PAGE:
The airplane had departed the Grand Rapids/Itasca County Airport (GPZ) in Grand Rapids, Minn., at 0630, with an intended destination of the St. Cloud (Minn.) Regional Airport (STC). Marginal VMC or
IFR conditions prevailed in the area of the two airports and at the accident site. An AIRMET calling for occasional ceilings below 1000 feet agl and/or visibilities below 3 statute miles in light snow
showers and blowing snow was in effect at the time of the accident as was another AIRMET for occasional moderate turbulence below 8000 feet msl. The IFR conditions along the route from GPZ to STC were
expected to continue beyond 0900, ending around 1200.
On the morning of the accident, civil twilight began at 0720 in Grand Rapids, Minn., with sunrise at 0754. There was a full moon earlier in the morning, at 0448. The pilot received two weather
briefings from the Princeton (Minn.) Automated Flight Service Station on the morning of the accident. Both briefings noted the marginal VFR weather and AIRMETs
in effect for the flight.
The airplane was a 2002-model Cirrus SR22, less than two months old. Total time on the airframe and engine at the time of the accident was 35.7 hours. Its pilot, age 47, held a Private pilot
certificate and, according to a logbook found in the wreckage, had logged 248.0 hours total time. Of these, 18.9 were in an SR22. Except for 1.0 hour in a simulator, the remaining flights logged were
in a Cessna 172.
The pilot had 57.0 hours of instrument time and 19.0 hours of night. Instrument and night flight time in the SR22 totaled 0.3 and 2.3 hours, respectively. According to Cirrus Design/University of
North Dakota records, the pilot completed the SR22 training course on December 12, 2002. The course involved 12.5 hours of dual flight instruction and 5.3 hours of ground instruction. A VFR-only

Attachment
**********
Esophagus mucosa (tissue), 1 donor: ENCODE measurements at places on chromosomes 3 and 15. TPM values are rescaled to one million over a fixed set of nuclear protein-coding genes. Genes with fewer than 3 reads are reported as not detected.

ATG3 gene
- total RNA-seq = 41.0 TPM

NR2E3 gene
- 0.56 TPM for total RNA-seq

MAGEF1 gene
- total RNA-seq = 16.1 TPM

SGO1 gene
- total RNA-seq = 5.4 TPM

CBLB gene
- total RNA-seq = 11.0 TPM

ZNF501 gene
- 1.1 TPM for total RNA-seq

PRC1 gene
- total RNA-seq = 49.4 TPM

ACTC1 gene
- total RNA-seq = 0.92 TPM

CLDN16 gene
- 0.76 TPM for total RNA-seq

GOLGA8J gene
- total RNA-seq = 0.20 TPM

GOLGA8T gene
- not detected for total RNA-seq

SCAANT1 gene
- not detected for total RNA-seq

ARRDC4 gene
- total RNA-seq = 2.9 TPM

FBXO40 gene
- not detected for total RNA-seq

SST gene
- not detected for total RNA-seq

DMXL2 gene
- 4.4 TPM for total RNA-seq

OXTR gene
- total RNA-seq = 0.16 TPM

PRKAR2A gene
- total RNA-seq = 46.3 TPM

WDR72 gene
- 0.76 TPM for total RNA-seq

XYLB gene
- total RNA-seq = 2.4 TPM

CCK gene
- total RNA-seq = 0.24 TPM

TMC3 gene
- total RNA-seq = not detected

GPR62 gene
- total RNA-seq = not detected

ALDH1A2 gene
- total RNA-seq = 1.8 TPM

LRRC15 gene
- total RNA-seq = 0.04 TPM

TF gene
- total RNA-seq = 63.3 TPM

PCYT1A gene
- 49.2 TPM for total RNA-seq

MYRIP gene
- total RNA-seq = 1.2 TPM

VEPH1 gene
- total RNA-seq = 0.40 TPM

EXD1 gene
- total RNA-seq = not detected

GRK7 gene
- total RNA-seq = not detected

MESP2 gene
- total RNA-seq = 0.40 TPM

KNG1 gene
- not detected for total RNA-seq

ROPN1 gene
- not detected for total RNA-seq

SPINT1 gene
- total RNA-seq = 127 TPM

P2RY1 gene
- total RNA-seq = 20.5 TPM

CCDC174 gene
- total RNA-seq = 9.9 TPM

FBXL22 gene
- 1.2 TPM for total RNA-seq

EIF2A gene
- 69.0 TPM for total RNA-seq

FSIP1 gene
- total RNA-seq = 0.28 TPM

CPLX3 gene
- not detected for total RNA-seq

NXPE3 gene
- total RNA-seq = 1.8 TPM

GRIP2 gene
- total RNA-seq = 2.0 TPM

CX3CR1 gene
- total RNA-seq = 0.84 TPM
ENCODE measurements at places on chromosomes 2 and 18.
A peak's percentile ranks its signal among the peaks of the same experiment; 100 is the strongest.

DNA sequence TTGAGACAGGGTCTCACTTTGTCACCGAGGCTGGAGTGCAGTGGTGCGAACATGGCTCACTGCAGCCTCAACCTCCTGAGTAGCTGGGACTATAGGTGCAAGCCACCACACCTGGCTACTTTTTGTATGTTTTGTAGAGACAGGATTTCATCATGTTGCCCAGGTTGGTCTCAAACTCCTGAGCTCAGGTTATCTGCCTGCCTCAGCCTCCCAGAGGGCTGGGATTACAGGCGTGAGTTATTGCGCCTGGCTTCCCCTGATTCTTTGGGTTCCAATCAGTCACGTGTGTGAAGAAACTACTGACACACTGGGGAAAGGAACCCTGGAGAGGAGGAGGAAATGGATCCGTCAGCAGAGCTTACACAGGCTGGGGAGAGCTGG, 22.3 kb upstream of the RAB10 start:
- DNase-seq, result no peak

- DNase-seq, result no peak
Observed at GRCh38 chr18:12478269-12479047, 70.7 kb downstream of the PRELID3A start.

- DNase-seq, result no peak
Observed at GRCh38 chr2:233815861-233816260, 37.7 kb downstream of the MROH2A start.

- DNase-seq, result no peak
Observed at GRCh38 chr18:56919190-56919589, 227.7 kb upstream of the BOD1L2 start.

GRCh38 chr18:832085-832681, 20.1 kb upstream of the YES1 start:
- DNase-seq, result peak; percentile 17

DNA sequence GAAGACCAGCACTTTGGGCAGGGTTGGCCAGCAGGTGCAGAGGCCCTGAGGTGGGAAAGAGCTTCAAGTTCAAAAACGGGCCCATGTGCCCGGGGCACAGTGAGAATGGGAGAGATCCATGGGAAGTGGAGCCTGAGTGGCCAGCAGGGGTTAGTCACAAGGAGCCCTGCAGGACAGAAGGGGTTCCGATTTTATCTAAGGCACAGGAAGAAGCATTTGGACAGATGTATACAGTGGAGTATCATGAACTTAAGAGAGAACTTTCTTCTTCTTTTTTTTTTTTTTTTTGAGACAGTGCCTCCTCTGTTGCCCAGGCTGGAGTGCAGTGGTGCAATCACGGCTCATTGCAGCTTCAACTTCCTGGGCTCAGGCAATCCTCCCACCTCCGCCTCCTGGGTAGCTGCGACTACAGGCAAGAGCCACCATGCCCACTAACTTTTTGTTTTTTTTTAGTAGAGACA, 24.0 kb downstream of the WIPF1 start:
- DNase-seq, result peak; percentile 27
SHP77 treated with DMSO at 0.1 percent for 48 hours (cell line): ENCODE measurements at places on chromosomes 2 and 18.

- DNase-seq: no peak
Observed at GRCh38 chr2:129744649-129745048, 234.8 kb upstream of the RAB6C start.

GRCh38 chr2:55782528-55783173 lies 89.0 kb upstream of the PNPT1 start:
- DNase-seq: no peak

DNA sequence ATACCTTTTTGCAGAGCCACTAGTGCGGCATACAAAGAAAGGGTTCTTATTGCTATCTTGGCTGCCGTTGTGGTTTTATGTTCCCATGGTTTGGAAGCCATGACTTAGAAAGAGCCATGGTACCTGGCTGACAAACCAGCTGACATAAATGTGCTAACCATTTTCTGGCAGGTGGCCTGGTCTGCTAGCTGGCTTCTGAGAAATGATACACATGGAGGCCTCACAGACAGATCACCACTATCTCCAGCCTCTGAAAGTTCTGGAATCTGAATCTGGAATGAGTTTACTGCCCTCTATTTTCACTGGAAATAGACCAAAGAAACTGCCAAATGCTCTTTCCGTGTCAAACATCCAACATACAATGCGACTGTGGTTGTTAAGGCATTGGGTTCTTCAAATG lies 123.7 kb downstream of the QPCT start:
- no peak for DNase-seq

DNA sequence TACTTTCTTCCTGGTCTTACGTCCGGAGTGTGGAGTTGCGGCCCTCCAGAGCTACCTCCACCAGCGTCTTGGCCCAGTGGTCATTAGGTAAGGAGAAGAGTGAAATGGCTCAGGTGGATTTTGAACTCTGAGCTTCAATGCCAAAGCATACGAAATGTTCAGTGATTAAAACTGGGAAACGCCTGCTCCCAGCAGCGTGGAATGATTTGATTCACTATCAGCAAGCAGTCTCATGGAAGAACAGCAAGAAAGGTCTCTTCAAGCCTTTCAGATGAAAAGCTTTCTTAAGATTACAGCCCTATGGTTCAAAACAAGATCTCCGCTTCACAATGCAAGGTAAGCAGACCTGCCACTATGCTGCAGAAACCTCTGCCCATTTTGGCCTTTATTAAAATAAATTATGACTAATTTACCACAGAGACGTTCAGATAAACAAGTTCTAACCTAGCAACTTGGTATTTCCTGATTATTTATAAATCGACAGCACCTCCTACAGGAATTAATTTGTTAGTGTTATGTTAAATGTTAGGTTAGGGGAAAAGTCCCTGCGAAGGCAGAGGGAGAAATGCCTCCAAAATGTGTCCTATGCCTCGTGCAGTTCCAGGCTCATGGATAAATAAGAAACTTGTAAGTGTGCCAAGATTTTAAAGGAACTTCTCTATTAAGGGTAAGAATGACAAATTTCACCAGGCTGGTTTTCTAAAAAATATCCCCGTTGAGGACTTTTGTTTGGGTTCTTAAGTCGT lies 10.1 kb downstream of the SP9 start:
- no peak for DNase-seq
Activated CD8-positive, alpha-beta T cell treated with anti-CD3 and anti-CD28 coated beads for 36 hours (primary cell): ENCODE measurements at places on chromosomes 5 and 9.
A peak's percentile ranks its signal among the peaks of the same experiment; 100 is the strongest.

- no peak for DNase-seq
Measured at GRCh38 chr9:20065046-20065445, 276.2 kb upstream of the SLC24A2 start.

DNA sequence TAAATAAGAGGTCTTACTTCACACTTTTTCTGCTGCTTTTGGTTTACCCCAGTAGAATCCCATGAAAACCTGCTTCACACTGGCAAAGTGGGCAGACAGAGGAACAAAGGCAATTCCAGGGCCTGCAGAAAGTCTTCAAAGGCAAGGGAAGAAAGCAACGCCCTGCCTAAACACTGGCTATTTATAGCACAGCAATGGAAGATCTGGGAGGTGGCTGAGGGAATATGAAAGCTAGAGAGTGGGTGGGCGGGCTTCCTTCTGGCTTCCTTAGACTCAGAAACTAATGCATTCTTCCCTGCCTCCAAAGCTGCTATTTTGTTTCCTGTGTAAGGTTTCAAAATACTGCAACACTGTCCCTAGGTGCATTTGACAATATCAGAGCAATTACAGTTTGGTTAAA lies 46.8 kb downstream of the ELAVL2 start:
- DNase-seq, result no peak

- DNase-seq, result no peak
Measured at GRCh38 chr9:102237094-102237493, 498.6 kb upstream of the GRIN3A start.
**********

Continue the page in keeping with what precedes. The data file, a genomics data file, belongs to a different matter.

completion certificate and High Performance aircraft endorsement limited to SR22 were awarded the pilot on December 12, 2002.
Several witnesses reported seeing and/or hearing the aircraft shortly before the accident. One witness stated the aircraft appeared to be following a nearby road at an altitude estimated as 100 feet
above the trees. He noted the engine sound was smooth; it "wasn't laboring." Another witness noted the engine seemed to be at full throttle and that it "wasn't missing." A third witness, located about
1/2-mile south of the accident site, heard the aircraft fly over. He stated that it "sounded like the prop wasn't catching any air. It was just screaming." Approximately 3-4 seconds after the aircraft
flew over, he stated that he heard what he considered to be the impact. He noted that as he was looking out his window, he saw a "fireball" up over the trees. He recalled the weather conditions at his
location as clear, with a full moon.
The aircraft impacted into level wooded terrain. The entire debris path was approximately 500 feet long, oriented on a 280-degree magnetic heading. Despite the airframe's fragmentation, all major
components were found in the debris field. Portions of the cabin and several wing skin fragments, as well as localized ground cover and trees within the debris area, exhibited evidence of a
Radar data obtained from the FAA's Minneapolis Air Route Traffic Control Center indicated a single VFR transponder code in the vicinity of GPZ about the time of the accident. The initial radar contact
was at 0630:16 over GPZ at 1700 feet pressure altitude. The aircraft associated with the beacon code proceeded southbound,
paralleling Minnesota Highway 169, and reached a maximum of 3200 feet pressure altitude. At 0636:51, the target began a descending left turn, reaching a pressure altitude of 2400 feet at 0637:27.
This was an average descent rate of 1166 fpm. At this point, the target entered a climb with a decreasing-radius left turn.
The final radar contact, at 0637:39, was plotted to be 0.21 nautical miles from the accident site. The aircraft's Mode C transponder data displayed 2900 feet pressure altitude. This evidence suggests
an average climb rate of 2500 fpm from a pressure altitude of 2400 feet at 0637:27.
The aircraft's average ground speed, true airspeed and climb/descent rate were computed based on the raw radar data and measured winds aloft. The aircraft's true airspeed averaged 191 knots over the
final one minute of radar data. The rate of climb averaged 2500 fpm between the final two radar data points. This followed an average descent rate of 2000 fpm, 36 seconds earlier, between 0636:51 and
According to the NTSB, the Cirrus Design SR22 Pilot's Operating Handbook (POH) specifies a never exceed speed, Vne, of 204 knots calibrated airspeed. This airspeed is represented on the airspeed